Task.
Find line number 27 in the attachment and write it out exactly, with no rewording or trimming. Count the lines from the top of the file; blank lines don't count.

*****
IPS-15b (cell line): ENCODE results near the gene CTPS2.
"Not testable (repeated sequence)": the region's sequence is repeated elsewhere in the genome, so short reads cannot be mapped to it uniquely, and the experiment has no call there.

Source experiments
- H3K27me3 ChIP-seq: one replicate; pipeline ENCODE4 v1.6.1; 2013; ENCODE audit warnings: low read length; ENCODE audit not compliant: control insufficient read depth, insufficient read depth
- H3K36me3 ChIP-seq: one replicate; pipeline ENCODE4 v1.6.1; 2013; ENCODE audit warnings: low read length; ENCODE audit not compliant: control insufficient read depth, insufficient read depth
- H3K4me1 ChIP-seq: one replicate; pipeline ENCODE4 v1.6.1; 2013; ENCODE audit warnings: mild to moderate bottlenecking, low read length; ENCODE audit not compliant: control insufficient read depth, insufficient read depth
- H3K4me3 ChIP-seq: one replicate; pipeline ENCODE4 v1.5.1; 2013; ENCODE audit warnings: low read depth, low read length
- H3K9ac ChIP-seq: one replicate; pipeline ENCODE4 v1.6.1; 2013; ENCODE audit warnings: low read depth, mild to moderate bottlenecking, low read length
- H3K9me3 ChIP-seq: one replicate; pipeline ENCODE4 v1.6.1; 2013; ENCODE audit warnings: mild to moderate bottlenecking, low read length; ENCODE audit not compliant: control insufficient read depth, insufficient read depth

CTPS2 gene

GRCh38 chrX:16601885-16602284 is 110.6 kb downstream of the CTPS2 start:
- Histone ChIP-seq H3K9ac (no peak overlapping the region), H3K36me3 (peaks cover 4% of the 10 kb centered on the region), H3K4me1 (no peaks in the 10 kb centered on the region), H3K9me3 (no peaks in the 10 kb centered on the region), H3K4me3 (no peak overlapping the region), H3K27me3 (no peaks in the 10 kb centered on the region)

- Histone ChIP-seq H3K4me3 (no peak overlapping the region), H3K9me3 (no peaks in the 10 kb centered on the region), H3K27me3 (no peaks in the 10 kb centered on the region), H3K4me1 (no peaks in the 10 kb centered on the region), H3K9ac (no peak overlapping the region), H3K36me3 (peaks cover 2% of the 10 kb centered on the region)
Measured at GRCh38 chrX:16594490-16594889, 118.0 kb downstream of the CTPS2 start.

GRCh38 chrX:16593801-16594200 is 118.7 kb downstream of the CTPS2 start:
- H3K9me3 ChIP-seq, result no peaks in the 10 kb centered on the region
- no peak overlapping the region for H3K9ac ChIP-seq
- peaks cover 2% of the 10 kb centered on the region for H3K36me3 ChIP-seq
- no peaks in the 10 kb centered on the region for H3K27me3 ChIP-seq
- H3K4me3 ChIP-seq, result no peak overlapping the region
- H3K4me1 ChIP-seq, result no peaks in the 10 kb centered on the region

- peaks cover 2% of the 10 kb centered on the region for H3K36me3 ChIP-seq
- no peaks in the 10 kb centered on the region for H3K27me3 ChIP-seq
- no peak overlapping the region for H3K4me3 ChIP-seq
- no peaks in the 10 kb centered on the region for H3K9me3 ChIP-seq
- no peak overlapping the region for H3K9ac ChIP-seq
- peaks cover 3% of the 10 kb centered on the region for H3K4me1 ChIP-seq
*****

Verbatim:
- peaks cover 3% of the 10 kb centered on the region for H3K4me1 ChIP-seq